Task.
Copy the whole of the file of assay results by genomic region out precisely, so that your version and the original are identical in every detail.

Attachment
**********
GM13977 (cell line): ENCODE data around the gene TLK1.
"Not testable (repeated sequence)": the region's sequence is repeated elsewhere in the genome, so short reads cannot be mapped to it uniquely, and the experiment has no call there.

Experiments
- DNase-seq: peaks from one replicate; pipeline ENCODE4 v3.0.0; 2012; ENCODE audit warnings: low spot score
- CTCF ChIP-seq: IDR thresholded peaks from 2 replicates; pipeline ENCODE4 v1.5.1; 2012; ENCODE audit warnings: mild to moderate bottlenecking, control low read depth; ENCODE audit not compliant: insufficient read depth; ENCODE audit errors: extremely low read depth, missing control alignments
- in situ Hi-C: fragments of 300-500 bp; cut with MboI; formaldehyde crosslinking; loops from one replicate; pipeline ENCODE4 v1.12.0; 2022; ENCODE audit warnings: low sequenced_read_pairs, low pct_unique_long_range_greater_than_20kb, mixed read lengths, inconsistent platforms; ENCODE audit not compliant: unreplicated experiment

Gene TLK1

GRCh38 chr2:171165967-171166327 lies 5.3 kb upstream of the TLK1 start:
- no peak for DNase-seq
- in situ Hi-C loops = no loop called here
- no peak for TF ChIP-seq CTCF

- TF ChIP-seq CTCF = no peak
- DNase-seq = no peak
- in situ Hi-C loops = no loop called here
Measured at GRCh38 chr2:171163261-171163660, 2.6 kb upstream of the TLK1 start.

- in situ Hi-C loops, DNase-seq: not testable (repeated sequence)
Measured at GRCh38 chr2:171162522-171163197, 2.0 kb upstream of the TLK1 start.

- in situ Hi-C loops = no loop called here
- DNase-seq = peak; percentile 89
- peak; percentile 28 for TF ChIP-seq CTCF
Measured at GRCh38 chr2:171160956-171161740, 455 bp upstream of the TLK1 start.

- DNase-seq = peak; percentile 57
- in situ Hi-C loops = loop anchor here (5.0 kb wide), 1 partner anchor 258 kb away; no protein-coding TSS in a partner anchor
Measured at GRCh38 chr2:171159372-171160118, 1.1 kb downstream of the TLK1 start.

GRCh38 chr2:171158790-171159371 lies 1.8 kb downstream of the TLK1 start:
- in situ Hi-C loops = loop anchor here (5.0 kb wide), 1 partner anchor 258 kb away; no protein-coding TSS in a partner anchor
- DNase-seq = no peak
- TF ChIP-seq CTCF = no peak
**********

GM13977 (cell line): ENCODE data around the gene TLK1.
"Not testable (repeated sequence)": the region's sequence is repeated elsewhere in the genome, so short reads cannot be mapped to it uniquely, and the experiment has no call there.

Experiments
- DNase-seq: peaks from one replicate; pipeline ENCODE4 v3.0.0; 2012; ENCODE audit warnings: low spot score
- CTCF ChIP-seq: IDR thresholded peaks from 2 replicates; pipeline ENCODE4 v1.5.1; 2012; ENCODE audit warnings: mild to moderate bottlenecking, control low read depth; ENCODE audit not compliant: insufficient read depth; ENCODE audit errors: extremely low read depth, missing control alignments
- in situ Hi-C: fragments of 300-500 bp; cut with MboI; formaldehyde crosslinking; loops from one replicate; pipeline ENCODE4 v1.12.0; 2022; ENCODE audit warnings: low sequenced_read_pairs, low pct_unique_long_range_greater_than_20kb, mixed read lengths, inconsistent platforms; ENCODE audit not compliant: unreplicated experiment

Gene TLK1

GRCh38 chr2:171165967-171166327 lies 5.3 kb upstream of the TLK1 start:
- no peak for DNase-seq
- in situ Hi-C loops = no loop called here
- no peak for TF ChIP-seq CTCF

- TF ChIP-seq CTCF = no peak
- DNase-seq = no peak
- in situ Hi-C loops = no loop called here
Measured at GRCh38 chr2:171163261-171163660, 2.6 kb upstream of the TLK1 start.

- in situ Hi-C loops, DNase-seq: not testable (repeated sequence)
Measured at GRCh38 chr2:171162522-171163197, 2.0 kb upstream of the TLK1 start.

- in situ Hi-C loops = no loop called here
- DNase-seq = peak; percentile 89
- peak; percentile 28 for TF ChIP-seq CTCF
Measured at GRCh38 chr2:171160956-171161740, 455 bp upstream of the TLK1 start.

- DNase-seq = peak; percentile 57
- in situ Hi-C loops = loop anchor here (5.0 kb wide), 1 partner anchor 258 kb away; no protein-coding TSS in a partner anchor
Measured at GRCh38 chr2:171159372-171160118, 1.1 kb downstream of the TLK1 start.

GRCh38 chr2:171158790-171159371 lies 1.8 kb downstream of the TLK1 start:
- in situ Hi-C loops = loop anchor here (5.0 kb wide), 1 partner anchor 258 kb away; no protein-coding TSS in a partner anchor
- DNase-seq = no peak
- TF ChIP-seq CTCF = no peak